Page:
By Alice Gerard
Senior Contributing Writer
Stop arm bus cameras are cameras that are placed on the outside of each school bus, with the goal of catching drivers who pass stopped school buses.
At Monday’s meeting of the Grand Island Board of Education, Superintendent Brian Graham explained, “Rubie Harris and I met with John Whitney and members of his team to talk about stop arm bus cameras. There are various venders who would work with the school district and give free stop arm bus cameras.” These cameras keep track of “license plates of cars that run the red lights, when the stop sign is out.”
When asked by several board members if any other school districts have established the program, Graham said the Niagara Falls School District is “pretty close, if they haven’t already done so.”
Graham said he is working with the town to establish the program and that he would continue to give the board of education updates, as they become available.
“We do have a follow-up meeting this Wednesday with the town to further that conversation,” he said. “We need the town and the school to work in collaboration to make this happen. I believe that the town would have to be the agent to send out citations to individuals who run the stop sign on the bus.”
Another program that is in the process of being implemented is the installation of vape detectors in both Veronica Connor Middle School and Grand Island High School.
“It’s been a passion of mine for the past seven years,” Board President Ashli Dreher said. “It’s a huge problem. I know we catch students vaping now, but probably not as many as we probably will when we have the vape detectors.”
Graham explained what happens when students are caught vaping.
“Even now, without the detectors in place, our high school and middle schools have a procedure,” he said. “Obviously, there are consequences for students, and part of those consequences involve an educational component. We will continue to report to the board how much of that data is percolating and what’s helping in the building to help children curb and have better choices.”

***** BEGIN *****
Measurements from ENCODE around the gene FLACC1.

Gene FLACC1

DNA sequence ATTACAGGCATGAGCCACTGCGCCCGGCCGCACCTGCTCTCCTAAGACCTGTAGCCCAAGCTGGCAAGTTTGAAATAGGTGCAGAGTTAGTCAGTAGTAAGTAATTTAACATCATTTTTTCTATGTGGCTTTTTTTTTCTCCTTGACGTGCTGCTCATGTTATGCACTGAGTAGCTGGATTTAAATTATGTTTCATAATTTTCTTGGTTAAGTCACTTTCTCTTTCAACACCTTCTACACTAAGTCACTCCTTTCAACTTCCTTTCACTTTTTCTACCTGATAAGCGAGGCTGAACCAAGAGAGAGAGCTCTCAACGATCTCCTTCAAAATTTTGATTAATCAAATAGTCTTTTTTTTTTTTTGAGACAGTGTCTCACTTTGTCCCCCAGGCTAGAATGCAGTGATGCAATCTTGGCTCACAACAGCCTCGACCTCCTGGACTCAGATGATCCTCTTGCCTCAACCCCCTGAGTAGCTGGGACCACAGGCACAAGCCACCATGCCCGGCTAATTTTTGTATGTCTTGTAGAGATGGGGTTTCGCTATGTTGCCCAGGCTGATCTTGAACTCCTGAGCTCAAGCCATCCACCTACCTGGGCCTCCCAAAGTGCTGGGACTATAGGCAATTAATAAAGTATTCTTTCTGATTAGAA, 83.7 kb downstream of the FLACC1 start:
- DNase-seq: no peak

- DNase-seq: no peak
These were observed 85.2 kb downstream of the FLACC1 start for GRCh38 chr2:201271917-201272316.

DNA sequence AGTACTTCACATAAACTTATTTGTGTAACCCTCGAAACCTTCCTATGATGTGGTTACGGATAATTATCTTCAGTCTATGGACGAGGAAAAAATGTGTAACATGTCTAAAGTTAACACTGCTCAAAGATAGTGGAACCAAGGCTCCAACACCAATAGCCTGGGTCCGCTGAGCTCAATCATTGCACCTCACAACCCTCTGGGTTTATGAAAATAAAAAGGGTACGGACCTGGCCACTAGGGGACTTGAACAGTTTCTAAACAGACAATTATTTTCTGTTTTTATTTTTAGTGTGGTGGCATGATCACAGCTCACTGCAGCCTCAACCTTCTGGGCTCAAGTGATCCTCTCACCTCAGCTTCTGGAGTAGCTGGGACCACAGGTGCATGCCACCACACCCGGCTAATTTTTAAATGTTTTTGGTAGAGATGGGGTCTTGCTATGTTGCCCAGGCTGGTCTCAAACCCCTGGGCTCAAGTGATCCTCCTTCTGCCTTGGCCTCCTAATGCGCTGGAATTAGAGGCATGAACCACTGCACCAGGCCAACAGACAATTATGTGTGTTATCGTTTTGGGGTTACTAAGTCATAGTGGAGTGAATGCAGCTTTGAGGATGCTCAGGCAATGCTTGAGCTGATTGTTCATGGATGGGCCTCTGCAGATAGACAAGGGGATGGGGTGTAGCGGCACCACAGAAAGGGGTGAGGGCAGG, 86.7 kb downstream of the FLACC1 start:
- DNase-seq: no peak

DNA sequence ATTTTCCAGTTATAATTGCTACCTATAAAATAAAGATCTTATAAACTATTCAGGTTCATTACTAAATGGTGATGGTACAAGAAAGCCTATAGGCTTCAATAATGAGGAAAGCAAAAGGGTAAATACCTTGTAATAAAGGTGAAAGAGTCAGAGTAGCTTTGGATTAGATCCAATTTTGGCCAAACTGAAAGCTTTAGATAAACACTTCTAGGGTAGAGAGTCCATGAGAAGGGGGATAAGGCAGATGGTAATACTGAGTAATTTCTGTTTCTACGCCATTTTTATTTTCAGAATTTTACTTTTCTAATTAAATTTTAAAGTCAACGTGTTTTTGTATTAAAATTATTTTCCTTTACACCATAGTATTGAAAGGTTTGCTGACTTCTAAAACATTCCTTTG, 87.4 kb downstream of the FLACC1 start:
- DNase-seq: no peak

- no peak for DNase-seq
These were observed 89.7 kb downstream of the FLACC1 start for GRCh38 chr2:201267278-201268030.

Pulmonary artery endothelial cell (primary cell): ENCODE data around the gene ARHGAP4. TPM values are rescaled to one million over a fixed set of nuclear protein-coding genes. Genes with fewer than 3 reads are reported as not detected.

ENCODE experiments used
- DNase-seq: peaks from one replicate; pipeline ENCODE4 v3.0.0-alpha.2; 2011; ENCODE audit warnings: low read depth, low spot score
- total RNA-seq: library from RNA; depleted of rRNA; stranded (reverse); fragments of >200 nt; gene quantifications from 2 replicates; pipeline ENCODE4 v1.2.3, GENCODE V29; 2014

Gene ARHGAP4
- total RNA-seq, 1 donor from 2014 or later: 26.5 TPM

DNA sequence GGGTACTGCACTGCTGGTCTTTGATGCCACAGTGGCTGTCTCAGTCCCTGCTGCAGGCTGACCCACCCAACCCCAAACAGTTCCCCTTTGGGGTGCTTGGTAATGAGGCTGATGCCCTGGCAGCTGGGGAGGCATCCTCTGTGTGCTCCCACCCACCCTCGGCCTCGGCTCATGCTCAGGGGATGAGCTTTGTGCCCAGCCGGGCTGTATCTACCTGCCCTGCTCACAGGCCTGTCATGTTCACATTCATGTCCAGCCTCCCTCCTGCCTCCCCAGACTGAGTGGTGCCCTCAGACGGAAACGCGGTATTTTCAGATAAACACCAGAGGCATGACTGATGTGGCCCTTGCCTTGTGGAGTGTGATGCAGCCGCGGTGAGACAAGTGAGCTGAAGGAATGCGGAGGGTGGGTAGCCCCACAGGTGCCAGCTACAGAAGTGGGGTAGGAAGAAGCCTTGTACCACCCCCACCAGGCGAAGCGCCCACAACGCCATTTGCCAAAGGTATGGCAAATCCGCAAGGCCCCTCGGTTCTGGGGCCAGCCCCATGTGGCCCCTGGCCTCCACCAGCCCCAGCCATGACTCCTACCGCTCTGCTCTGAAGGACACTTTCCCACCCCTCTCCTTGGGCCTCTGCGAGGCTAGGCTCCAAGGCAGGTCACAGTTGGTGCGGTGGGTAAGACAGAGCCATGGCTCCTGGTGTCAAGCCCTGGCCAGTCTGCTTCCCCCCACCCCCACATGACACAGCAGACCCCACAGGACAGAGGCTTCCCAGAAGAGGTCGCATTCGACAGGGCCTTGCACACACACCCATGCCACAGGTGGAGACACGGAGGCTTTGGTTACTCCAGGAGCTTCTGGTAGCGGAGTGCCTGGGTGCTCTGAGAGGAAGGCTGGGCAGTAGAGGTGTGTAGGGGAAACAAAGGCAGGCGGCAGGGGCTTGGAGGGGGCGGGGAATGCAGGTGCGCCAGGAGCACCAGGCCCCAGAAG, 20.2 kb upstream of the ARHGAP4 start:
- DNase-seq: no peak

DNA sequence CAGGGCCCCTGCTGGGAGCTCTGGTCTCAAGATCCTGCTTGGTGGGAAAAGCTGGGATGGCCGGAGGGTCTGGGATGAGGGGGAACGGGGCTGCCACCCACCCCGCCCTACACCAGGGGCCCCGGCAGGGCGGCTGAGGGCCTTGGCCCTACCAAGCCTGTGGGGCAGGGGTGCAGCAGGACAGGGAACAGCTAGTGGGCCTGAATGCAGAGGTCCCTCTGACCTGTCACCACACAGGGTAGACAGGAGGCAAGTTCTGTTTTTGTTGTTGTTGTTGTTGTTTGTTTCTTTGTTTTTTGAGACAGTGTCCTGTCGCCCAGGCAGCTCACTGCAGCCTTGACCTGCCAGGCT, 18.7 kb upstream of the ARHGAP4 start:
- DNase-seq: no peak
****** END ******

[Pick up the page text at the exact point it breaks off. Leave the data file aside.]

When Dreher asked for an estimate of when the vape detectors would be installed in both schools, Bob Merckle, assistant superintendent for school business and finance, said, “The purchase orders have been issued. The vape detection equipment is actually here. We’re waiting for an installation date. We’ve moved the installation to the second shift, so it wouldn’t interrupt the school day. I think the venders have a little bit of an issue getting people to work the second shift. Hopefully, we will have that answer pretty soon. All the equipment is here, so we expect it to be installed in the very near future.”
In addition, Adam Buffomante, interim principal of Veronica Connor Middle School, introduced the newly appointed interim assistant principal, Christina Heitz.
“Most recently, she comes to us from Clarence High School, where she’s been a math teacher,” Buffomante said. "Christina graduated from Canisius in 2004, with a secondary education degree. She holds her first master’s degree in school counseling and recently finished her educational leadership degree at Canisius.
“Born and raised in Lancaster, Christine now lives in Clarence with her husband, Bill, and their three children. With her extensive background in education and her commitment to student success, Christina is poised to be an invaluable asset to our school community. I have every confidence that she will be making a significant impact as our new assistant principal. I look forward to working very closely with her, as she continues to elevate the standards of excellence that we hold within this district.
“Please join me in extending a warm welcome to Christina, our new assistant principal, and in wishing her the best of luck this year.”